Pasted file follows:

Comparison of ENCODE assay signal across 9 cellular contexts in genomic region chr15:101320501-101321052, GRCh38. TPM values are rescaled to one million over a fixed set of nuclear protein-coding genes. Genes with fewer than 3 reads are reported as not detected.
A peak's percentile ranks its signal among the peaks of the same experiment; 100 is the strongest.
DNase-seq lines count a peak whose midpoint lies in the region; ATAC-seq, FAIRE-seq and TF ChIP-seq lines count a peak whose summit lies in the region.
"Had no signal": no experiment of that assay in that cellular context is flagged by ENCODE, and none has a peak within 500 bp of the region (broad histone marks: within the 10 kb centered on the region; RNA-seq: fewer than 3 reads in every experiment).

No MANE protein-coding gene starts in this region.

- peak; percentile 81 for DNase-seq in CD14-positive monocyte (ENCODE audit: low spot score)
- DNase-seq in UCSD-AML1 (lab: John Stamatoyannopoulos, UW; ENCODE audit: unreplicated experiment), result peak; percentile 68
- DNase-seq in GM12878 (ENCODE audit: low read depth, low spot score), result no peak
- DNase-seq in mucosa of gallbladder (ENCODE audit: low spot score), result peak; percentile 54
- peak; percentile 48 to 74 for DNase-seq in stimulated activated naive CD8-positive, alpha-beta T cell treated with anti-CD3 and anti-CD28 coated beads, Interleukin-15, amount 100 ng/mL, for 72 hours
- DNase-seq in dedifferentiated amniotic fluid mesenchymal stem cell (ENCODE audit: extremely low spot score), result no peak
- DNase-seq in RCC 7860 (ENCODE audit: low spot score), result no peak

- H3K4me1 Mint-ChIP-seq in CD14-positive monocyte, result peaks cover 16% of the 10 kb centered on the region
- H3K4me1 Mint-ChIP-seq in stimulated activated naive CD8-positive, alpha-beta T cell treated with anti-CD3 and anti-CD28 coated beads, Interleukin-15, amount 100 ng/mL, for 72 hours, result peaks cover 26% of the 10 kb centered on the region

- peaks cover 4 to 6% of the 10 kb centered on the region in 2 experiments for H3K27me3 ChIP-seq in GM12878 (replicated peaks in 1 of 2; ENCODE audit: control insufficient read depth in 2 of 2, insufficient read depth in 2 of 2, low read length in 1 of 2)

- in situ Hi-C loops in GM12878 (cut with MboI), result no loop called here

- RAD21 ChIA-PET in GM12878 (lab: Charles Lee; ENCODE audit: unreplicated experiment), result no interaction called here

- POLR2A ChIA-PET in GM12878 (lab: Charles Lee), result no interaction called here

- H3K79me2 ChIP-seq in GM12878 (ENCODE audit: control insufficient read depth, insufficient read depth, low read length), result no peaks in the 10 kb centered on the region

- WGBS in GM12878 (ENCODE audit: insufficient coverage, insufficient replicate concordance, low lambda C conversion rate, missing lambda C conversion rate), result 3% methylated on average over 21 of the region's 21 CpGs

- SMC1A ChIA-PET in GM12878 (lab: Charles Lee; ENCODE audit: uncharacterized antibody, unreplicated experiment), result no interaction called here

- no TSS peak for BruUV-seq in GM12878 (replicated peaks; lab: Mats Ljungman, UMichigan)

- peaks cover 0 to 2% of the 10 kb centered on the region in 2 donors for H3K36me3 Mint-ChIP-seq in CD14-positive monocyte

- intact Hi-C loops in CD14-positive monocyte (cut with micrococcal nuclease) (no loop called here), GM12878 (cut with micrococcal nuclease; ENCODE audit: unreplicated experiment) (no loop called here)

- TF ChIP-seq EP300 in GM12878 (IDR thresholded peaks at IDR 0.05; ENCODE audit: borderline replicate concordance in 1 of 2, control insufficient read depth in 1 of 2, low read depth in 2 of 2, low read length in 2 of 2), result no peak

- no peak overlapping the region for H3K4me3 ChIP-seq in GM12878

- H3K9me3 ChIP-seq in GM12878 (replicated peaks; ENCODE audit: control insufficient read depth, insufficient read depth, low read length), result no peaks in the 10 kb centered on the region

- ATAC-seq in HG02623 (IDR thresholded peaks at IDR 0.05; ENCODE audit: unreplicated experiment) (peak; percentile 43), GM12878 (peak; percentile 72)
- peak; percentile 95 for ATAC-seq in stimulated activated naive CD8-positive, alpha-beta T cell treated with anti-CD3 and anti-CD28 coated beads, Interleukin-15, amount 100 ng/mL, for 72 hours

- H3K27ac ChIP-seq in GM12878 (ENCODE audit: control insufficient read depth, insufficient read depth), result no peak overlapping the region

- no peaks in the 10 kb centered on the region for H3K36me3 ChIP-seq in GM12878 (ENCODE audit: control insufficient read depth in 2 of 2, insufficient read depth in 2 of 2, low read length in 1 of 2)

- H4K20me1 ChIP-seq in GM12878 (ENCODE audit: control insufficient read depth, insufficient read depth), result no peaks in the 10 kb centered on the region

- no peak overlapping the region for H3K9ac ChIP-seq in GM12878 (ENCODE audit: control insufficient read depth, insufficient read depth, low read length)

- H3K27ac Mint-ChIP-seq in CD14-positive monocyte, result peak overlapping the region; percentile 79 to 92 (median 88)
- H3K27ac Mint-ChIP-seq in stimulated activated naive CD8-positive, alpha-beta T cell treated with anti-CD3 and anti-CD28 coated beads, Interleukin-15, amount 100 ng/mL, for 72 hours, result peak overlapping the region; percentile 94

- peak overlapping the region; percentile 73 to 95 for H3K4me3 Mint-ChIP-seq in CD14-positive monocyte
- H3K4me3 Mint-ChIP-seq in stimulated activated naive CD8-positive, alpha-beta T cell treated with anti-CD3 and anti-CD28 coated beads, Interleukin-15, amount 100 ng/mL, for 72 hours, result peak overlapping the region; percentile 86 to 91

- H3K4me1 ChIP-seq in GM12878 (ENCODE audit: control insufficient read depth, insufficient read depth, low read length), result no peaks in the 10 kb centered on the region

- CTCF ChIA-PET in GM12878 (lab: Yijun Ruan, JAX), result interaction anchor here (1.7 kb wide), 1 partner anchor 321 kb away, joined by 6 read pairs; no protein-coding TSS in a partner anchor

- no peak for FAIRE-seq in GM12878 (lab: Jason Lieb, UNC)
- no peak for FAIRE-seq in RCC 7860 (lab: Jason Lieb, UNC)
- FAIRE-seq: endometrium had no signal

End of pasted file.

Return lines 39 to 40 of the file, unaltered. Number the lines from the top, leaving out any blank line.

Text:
- CTCF ChIA-PET in GM12878 (lab: Yijun Ruan, JAX), result interaction anchor here (1.7 kb wide), 1 partner anchor 321 kb away, joined by 6 read pairs; no protein-coding TSS in a partner anchor

- no peak for FAIRE-seq in GM12878 (lab: Jason Lieb, UNC)